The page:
Ground broken at Western Sydney Airport

Sydney’s 2nd Airport to open by 2026

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Work to build Western Sydney Airport has begun, with ground broken today on the once-in-a-generation project.

“Today marks both the end of a long journey and the start of an exciting new one,” Western Sydney Airport Chief Executive Graham Millett said.

“It’s been talked about for decades, but now we’re ending the speculation – Western Sydney Airport is coming.”

Prime Minister Scott  Morrison  today gave the signal for earthmovers to roll into position and begin the mammoth task of preparing the site.

“The site is  very challenging; the difference between the highest and lowest points is the equivalent of a 12-storey building,”   Millett said.

“These initial earthworks will help prepare the ground for eventual runway and terminal construction.”

The initial earthworks phase of construction is expected to take until the end of 2019. It involves moving around 1.8 million cubic metres of earth, which is the equivalent of about 720 Olympic swimming pools.

This significant task pales in comparison to the challenge ahead of Western Sydney Airport’s major earthworks. Due to begin  in 2019, major earthworks will shift  22 million cubic  metres  of earth – more than three times  the amount moved to  build the nearby 41-kilometre M7 motorway.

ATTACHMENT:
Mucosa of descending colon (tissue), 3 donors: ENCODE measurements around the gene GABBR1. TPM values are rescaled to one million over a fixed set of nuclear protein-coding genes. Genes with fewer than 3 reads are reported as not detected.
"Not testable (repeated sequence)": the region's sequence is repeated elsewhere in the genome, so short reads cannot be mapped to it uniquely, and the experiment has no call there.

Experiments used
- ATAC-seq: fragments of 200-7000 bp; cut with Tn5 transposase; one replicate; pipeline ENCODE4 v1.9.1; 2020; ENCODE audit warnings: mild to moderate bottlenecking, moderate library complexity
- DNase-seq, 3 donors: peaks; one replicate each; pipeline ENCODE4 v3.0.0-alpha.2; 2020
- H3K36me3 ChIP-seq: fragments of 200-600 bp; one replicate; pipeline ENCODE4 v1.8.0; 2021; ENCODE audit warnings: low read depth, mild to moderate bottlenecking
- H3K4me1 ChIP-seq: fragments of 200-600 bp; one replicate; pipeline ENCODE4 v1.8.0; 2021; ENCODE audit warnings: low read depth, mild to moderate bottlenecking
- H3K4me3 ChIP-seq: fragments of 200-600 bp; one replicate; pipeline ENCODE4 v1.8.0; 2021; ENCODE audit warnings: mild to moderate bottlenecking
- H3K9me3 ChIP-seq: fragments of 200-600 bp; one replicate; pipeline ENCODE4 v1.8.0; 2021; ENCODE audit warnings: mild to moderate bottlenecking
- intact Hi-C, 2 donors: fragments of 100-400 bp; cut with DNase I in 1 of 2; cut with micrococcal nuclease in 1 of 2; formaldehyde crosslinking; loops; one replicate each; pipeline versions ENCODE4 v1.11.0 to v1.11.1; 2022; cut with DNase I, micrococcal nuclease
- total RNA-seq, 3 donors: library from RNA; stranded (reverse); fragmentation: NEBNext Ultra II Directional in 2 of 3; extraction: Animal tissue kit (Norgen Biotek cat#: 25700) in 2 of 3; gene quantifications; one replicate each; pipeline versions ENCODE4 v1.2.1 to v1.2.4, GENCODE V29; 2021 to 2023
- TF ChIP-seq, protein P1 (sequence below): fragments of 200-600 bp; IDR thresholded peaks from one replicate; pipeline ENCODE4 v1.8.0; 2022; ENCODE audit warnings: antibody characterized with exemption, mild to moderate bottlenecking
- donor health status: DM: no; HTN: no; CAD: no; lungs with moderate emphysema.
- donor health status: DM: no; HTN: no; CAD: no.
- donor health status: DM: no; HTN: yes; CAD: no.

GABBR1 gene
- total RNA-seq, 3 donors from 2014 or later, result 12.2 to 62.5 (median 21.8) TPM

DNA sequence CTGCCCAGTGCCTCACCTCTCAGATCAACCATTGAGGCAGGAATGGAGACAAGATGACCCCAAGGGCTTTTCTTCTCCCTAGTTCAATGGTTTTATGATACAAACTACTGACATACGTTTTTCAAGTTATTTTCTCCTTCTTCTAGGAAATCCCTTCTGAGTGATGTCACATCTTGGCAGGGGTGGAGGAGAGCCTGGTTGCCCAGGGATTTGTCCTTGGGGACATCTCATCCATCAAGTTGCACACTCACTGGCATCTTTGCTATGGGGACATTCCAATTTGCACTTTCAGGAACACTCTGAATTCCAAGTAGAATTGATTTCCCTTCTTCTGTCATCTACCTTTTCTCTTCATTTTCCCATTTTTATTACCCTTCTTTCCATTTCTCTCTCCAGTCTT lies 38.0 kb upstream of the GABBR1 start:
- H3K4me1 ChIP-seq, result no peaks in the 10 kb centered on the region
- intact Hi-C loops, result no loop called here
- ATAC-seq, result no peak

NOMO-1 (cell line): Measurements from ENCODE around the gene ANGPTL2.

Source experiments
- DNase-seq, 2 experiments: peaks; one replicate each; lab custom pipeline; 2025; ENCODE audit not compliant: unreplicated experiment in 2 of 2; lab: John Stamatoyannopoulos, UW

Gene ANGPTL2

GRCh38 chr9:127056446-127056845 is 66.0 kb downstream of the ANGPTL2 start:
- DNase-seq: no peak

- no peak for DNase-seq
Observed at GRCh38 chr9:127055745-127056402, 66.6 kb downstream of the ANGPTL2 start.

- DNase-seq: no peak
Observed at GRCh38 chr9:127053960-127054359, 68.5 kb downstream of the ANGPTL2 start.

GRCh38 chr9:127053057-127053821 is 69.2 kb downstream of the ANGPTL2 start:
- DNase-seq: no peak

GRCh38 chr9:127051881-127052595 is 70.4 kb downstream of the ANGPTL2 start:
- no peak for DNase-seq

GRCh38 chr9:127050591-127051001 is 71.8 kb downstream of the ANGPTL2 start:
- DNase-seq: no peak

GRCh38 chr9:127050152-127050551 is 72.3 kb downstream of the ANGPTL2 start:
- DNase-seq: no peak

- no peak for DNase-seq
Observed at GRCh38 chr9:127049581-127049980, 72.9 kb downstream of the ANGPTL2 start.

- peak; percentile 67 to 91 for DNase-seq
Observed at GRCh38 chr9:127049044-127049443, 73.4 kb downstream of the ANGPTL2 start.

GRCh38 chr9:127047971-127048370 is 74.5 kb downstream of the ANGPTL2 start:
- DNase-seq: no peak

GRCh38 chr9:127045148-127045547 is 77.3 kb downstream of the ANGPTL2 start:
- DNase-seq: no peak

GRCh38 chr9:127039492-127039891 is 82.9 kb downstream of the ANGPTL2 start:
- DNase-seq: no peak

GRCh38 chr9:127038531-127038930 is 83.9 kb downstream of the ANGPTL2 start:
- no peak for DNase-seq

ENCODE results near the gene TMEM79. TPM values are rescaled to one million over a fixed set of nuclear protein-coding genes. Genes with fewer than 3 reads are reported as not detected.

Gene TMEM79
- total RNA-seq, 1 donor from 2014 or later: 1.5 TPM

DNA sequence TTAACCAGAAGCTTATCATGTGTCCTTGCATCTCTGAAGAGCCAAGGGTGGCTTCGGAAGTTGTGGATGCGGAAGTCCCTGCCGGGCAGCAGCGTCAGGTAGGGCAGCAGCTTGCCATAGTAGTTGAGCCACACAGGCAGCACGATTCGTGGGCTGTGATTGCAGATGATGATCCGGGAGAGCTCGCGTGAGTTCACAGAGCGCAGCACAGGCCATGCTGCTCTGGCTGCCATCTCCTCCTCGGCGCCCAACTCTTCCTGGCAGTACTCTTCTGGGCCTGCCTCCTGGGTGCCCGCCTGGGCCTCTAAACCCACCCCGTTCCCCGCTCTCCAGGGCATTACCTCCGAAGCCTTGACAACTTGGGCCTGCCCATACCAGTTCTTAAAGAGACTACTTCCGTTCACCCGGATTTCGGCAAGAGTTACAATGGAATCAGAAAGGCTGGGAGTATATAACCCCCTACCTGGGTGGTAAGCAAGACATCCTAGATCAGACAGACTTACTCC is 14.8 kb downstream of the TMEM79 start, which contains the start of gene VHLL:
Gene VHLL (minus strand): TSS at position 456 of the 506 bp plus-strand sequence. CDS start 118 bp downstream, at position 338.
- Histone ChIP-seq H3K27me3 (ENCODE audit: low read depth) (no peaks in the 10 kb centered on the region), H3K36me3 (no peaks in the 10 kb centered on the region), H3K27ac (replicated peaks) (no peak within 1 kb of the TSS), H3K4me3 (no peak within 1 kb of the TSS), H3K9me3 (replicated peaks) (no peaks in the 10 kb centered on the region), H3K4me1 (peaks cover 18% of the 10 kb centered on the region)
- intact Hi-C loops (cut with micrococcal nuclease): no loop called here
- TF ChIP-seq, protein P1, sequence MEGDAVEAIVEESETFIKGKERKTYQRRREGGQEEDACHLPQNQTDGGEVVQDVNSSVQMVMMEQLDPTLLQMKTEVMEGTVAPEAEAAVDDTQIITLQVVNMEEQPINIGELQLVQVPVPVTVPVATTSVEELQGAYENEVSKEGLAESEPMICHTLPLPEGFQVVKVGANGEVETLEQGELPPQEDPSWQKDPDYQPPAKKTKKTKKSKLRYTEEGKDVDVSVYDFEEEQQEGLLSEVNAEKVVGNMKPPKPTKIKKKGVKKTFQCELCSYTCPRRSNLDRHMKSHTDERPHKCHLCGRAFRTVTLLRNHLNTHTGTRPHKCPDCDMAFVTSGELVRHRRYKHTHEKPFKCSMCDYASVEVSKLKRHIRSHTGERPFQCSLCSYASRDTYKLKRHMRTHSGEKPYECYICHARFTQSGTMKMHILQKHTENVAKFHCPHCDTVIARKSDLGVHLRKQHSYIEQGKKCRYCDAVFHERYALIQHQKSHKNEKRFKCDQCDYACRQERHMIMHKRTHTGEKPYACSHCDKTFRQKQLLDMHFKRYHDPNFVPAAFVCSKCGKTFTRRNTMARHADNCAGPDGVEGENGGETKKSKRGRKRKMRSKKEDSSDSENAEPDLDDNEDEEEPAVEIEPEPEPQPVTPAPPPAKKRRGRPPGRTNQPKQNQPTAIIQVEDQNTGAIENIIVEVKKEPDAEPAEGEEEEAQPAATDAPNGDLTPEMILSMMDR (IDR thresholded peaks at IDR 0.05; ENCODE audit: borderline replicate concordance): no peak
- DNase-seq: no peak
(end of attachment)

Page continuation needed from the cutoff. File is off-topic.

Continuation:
“Building Western Sydney Airport is one of the biggest earthmoving challenges in Australian history,” Millett said.

A workforce of around 180 people will carry out the initial earthworks. Over the course of the airport construction project, 11,000 jobs are set to be created, with a target of at least one-third coming from  Western Sydney.

“Western Sydney Airport will generate  prosperity in the region; our local employment target means that starts now,” Millett said.

Western Sydney Airport is due to open in 2026 and will be a full-service airport with international, domestic and regional flights. It will also cater for freight flights, opening up new possibilities for Australian exporters and helping to tackle the nation’s growing freight task.

“Both Qantas and Virgin have committed to flying from Western Sydney Airport,”  Millett said.

“That’s a major vote of confidence and reflects the strong growth forecasts for the Asia-Pacific aviation market.”

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